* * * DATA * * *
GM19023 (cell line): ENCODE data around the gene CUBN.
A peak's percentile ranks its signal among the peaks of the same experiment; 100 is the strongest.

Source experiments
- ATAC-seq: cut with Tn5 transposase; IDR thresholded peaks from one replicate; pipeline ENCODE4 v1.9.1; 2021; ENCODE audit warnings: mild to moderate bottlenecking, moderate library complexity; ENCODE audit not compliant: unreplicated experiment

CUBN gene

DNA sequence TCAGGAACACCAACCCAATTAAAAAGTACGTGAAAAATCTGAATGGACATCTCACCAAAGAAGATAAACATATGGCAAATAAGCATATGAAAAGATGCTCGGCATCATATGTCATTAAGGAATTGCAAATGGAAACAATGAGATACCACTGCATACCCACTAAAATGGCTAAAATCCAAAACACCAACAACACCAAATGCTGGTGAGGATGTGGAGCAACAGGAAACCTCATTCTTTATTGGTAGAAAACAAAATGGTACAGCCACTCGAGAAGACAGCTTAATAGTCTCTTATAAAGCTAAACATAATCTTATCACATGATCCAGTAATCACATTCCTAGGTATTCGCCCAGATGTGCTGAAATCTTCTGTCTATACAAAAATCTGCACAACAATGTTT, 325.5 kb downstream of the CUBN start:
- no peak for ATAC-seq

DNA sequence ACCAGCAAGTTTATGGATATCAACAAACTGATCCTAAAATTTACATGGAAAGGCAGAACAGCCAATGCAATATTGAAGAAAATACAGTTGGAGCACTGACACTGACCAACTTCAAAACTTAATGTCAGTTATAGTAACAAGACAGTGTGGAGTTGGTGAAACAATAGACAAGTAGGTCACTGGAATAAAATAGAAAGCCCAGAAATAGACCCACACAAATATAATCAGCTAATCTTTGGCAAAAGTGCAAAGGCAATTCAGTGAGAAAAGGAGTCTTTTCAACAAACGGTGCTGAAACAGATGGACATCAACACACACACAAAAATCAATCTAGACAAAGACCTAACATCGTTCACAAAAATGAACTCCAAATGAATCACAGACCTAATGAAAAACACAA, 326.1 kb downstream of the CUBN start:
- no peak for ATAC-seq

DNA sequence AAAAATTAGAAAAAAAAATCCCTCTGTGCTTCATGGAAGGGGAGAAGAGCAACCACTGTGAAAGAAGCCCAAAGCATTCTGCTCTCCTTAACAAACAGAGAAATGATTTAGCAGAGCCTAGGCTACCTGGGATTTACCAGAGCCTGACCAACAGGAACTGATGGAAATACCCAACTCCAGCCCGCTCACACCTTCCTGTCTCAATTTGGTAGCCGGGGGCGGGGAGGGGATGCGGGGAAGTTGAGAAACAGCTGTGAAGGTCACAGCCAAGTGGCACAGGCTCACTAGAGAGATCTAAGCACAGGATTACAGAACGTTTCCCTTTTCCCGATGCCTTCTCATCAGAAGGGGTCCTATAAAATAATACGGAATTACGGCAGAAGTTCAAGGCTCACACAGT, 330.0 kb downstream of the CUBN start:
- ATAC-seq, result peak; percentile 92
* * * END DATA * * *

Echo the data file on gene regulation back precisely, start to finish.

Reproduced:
GM19023 (cell line): ENCODE data around the gene CUBN.
A peak's percentile ranks its signal among the peaks of the same experiment; 100 is the strongest.

Source experiments
- ATAC-seq: cut with Tn5 transposase; IDR thresholded peaks from one replicate; pipeline ENCODE4 v1.9.1; 2021; ENCODE audit warnings: mild to moderate bottlenecking, moderate library complexity; ENCODE audit not compliant: unreplicated experiment

CUBN gene

DNA sequence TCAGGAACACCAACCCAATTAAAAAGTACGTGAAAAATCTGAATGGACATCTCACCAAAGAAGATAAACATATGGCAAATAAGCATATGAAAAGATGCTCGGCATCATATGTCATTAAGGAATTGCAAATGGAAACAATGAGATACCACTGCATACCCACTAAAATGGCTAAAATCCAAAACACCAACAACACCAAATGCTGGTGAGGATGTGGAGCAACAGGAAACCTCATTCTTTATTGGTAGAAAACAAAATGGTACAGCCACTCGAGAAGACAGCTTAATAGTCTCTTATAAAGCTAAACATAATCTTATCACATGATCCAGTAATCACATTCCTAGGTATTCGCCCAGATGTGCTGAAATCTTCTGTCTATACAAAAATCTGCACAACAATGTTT, 325.5 kb downstream of the CUBN start:
- no peak for ATAC-seq

DNA sequence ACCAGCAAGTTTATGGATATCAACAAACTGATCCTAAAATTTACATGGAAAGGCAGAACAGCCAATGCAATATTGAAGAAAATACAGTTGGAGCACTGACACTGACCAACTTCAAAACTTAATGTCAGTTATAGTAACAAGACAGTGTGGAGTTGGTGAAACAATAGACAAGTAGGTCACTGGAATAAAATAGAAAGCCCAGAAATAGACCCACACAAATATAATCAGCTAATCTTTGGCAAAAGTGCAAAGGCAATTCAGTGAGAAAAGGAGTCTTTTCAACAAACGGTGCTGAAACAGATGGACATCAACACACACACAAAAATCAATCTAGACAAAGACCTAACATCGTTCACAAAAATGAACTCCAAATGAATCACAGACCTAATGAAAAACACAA, 326.1 kb downstream of the CUBN start:
- no peak for ATAC-seq

DNA sequence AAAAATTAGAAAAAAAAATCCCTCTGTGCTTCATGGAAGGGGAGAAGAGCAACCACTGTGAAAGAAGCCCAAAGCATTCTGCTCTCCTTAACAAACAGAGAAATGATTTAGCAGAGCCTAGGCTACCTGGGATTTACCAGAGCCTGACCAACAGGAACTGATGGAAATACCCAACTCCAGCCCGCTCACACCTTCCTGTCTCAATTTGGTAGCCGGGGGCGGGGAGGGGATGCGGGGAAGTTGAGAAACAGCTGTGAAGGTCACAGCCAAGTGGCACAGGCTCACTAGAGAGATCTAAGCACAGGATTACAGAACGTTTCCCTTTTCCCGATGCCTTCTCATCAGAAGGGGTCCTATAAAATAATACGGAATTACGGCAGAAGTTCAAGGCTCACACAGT, 330.0 kb downstream of the CUBN start:
- ATAC-seq, result peak; percentile 92